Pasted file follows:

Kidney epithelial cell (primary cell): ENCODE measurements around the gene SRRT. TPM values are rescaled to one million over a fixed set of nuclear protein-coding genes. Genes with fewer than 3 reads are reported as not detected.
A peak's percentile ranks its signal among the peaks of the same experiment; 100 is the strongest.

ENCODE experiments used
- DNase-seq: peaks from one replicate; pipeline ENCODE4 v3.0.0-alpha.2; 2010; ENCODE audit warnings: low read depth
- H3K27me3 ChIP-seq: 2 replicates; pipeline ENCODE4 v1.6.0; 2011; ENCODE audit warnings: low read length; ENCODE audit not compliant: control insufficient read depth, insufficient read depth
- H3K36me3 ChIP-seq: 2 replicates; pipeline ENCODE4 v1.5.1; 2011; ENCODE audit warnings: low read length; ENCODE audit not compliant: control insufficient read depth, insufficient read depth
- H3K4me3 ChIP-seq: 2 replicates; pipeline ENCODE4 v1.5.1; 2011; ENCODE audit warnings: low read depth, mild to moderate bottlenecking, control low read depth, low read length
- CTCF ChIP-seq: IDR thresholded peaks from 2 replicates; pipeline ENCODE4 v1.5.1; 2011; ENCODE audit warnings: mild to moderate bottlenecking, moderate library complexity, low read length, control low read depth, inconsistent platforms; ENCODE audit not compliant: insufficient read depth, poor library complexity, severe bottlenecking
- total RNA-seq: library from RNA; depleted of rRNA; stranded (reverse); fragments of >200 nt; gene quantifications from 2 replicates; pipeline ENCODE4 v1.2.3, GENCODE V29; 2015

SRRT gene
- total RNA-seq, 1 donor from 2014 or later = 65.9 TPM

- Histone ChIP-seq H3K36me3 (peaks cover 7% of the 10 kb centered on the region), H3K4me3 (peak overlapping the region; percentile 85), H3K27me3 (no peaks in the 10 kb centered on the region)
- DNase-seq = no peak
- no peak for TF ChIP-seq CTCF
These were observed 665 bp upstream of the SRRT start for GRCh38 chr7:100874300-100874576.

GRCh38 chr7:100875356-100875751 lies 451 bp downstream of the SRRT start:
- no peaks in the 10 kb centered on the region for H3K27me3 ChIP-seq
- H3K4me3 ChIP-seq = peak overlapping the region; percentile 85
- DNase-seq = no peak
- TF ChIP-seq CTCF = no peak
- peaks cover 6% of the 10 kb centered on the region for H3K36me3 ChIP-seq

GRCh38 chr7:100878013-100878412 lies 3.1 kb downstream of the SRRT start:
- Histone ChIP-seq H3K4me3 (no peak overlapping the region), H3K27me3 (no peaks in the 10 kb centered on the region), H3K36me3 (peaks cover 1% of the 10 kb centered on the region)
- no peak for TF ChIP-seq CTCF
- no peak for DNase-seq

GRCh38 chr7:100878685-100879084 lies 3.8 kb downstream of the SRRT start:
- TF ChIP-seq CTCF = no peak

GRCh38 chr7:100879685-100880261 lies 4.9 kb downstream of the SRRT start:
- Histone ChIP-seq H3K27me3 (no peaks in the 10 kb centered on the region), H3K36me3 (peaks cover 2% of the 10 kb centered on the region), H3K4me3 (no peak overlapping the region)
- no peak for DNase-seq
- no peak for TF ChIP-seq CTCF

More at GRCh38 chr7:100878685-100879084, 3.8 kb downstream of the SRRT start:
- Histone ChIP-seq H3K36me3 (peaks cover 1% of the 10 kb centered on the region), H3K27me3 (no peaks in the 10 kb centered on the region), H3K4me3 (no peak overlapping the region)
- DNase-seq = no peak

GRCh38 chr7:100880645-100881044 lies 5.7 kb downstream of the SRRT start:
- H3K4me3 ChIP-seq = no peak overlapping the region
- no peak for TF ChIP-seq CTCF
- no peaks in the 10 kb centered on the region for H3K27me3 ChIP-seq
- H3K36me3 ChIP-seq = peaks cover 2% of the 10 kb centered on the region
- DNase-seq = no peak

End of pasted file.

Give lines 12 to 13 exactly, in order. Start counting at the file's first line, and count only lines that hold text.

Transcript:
- Histone ChIP-seq H3K36me3 (peaks cover 7% of the 10 kb centered on the region), H3K4me3 (peak overlapping the region; percentile 85), H3K27me3 (no peaks in the 10 kb centered on the region)
- DNase-seq = no peak